|Hip Hop Dancer in Lhasa, Tibet: Xinhua/Gesang Dewa|
URUMQI, July 23 (Xinhua) -- He could have been a lawyer, but for this young Uyghur man, the lure of the dancefloor and a hip-hop beat proved more powerful than the promise of a steady income behind a desk.
Purcat, 30, grew up in Urumqi, capital of China's far west Xinjiang Uygur Autonomous Region, where Islamic traditions mingled with a culture steeped in its own unique dance and music traditions.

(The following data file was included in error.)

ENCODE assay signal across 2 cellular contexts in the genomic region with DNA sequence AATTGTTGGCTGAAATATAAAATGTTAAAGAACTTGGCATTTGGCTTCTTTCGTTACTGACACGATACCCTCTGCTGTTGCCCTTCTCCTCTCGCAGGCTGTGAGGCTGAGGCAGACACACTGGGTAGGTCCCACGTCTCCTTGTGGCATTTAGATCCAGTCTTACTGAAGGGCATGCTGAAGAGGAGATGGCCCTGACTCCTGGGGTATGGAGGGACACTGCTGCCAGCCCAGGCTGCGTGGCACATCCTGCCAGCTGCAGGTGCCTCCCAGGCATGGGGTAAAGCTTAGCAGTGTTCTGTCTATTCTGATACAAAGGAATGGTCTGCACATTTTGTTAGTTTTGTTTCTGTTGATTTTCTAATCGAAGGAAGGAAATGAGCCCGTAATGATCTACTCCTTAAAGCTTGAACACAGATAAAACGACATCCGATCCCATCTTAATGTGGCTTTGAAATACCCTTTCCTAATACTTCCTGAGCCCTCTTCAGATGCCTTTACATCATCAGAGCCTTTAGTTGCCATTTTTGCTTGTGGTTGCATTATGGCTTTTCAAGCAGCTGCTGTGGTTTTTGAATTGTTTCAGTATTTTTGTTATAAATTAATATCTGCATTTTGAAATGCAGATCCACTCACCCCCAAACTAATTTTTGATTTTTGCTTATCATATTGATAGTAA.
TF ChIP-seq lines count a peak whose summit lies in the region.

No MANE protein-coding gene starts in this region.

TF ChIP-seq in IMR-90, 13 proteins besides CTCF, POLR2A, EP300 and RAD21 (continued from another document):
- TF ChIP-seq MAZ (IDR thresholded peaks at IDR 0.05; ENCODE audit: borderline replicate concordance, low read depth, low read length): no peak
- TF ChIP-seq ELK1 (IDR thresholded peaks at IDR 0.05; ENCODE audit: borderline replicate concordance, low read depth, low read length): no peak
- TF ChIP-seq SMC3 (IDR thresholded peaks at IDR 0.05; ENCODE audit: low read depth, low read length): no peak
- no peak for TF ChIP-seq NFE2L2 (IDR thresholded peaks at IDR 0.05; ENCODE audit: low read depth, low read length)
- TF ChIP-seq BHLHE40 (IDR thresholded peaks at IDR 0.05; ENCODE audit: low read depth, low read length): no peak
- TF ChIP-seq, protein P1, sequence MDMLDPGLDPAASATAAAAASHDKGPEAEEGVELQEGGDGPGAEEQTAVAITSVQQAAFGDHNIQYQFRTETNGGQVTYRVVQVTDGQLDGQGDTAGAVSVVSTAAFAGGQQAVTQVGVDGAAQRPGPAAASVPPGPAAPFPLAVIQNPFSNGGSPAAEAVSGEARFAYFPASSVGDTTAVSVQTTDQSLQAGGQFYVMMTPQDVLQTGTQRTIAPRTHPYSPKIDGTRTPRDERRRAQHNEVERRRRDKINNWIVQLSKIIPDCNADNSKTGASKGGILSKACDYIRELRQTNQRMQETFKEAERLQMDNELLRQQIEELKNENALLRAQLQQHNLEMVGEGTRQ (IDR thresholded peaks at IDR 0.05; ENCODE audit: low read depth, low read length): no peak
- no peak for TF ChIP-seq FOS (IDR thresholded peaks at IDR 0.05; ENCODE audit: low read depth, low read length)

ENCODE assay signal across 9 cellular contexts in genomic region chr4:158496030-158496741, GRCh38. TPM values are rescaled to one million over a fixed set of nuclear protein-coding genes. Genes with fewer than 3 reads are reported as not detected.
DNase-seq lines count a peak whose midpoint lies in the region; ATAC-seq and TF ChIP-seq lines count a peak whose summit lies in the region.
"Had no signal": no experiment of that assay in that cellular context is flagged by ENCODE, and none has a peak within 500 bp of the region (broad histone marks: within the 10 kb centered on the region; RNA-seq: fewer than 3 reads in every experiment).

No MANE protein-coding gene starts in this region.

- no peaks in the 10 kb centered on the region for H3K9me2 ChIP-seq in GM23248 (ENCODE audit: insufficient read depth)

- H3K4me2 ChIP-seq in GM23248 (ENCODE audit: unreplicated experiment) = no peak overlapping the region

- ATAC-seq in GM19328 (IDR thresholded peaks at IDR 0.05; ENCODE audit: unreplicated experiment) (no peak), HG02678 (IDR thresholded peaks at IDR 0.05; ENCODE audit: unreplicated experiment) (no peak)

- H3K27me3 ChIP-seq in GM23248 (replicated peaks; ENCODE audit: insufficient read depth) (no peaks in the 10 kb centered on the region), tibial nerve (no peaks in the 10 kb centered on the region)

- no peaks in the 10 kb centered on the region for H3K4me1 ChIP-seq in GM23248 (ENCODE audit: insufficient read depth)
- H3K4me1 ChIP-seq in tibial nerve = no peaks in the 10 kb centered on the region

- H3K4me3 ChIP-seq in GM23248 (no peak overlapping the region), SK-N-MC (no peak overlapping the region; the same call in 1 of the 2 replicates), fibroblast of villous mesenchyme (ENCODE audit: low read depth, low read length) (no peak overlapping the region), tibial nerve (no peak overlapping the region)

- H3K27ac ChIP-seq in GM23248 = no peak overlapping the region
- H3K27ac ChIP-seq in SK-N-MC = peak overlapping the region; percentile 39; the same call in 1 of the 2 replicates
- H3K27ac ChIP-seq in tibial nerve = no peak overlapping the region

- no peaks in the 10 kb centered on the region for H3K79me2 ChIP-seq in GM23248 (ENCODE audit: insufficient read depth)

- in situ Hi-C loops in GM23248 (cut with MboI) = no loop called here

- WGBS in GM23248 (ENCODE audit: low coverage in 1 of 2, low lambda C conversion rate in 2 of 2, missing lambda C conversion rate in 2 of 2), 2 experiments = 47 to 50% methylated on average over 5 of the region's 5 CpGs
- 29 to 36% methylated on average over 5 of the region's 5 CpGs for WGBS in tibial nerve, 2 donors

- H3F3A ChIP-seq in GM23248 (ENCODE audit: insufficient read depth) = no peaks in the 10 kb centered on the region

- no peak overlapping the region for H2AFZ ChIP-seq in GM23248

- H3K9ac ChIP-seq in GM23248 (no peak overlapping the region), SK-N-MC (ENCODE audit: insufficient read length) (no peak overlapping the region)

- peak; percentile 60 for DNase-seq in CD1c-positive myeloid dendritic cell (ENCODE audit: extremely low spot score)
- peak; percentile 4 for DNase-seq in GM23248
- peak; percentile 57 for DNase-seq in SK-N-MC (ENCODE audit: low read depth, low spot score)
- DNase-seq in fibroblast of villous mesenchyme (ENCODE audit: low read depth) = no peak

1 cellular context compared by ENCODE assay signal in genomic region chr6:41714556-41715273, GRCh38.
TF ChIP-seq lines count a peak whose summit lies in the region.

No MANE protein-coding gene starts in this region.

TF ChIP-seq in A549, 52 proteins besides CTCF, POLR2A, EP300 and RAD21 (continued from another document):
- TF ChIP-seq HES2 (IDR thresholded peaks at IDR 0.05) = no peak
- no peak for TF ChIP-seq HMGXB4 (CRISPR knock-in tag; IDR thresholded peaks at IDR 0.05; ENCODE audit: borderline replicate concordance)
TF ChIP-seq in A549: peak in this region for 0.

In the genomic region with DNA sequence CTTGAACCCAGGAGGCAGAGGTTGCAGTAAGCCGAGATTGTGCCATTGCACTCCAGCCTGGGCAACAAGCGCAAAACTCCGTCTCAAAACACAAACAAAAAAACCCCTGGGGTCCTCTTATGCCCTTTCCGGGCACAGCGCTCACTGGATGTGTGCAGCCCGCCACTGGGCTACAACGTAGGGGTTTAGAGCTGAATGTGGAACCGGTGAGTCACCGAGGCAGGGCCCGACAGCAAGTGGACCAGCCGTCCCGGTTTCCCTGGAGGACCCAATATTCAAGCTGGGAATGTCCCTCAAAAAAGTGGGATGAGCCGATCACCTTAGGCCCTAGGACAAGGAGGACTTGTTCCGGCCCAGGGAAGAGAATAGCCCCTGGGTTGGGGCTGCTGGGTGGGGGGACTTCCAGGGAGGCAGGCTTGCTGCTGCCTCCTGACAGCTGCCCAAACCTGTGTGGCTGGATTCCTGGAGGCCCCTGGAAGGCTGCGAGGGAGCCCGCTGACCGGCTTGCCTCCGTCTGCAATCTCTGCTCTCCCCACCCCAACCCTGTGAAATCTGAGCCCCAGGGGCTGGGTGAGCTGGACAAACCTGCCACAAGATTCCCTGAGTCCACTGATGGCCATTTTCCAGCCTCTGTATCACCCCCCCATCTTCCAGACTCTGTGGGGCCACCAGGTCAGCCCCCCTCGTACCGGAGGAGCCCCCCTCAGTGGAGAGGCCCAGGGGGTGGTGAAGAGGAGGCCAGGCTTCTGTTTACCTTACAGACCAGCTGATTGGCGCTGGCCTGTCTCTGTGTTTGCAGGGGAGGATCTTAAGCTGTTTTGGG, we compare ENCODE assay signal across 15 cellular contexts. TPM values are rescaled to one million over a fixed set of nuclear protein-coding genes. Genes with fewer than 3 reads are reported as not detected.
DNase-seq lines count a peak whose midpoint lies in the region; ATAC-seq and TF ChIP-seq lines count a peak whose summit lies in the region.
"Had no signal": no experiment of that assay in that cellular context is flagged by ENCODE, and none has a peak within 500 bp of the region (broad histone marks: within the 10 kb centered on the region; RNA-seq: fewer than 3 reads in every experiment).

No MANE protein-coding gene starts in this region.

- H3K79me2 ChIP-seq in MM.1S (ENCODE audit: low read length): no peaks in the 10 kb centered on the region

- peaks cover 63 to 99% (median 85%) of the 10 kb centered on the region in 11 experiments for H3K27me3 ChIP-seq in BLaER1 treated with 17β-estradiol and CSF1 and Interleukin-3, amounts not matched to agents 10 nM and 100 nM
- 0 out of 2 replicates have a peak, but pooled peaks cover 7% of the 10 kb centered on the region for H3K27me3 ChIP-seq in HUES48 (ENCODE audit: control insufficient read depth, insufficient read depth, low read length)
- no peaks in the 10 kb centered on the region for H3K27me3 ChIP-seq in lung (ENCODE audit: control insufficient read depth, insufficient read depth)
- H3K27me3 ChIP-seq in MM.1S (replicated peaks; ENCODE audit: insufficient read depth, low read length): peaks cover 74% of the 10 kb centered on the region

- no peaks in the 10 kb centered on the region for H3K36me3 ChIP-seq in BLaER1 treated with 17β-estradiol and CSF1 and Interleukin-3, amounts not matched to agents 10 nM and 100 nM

In this environment as a high school student, he became an unlikely street dance aficionado after watching a dance video brought from Japan by his university professor father.
"The movement is fast and the music rocks. I couldn't help loving it," says Purcat.
"The hip-hop culture was still strange to most Chinese in the 1990s, especially for those living in underdeveloped areas like Xinjiang. People, including my parents, didn't think hip-hop was a good thing at that time."
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